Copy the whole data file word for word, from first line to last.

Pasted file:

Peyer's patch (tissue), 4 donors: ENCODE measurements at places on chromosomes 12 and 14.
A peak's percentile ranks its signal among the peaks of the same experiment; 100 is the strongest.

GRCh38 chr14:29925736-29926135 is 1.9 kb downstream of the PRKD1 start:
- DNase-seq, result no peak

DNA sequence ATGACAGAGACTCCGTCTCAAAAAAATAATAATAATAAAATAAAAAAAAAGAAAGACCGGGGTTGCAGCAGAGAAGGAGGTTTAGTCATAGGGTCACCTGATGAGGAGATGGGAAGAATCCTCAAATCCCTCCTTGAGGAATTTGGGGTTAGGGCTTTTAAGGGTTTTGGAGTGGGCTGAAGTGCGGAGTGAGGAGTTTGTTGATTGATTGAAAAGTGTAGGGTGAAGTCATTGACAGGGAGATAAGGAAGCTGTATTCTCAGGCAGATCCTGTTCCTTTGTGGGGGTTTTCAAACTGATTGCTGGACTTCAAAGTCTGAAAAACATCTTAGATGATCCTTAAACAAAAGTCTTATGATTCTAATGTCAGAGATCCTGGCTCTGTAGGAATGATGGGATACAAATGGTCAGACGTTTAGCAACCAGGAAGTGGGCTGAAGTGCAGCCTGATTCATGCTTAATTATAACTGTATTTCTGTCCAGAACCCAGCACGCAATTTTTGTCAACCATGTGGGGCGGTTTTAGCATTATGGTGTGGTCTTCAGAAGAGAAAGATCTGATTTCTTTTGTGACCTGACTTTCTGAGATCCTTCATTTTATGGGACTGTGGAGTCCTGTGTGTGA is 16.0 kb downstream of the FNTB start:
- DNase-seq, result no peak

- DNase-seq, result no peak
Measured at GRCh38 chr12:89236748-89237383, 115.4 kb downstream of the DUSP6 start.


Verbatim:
Peyer's patch (tissue), 4 donors: ENCODE measurements at places on chromosomes 12 and 14.
A peak's percentile ranks its signal among the peaks of the same experiment; 100 is the strongest.

GRCh38 chr14:29925736-29926135 is 1.9 kb downstream of the PRKD1 start:
- DNase-seq, result no peak

DNA sequence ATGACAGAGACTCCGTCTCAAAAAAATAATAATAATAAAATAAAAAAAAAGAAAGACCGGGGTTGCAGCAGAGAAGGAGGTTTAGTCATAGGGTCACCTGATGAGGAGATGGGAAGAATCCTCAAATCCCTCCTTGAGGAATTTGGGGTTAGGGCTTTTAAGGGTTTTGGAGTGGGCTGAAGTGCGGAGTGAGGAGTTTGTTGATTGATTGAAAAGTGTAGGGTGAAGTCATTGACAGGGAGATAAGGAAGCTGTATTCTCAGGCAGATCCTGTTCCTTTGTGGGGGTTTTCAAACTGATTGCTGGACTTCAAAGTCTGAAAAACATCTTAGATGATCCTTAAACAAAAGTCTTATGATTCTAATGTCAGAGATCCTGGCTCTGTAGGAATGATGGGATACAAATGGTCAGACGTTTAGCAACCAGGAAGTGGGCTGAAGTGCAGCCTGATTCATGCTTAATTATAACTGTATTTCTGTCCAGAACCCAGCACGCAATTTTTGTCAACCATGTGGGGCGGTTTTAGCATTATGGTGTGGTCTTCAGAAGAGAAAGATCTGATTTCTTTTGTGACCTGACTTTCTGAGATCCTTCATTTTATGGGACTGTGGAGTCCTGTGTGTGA is 16.0 kb downstream of the FNTB start:
- DNase-seq, result no peak

- DNase-seq, result no peak
Measured at GRCh38 chr12:89236748-89237383, 115.4 kb downstream of the DUSP6 start.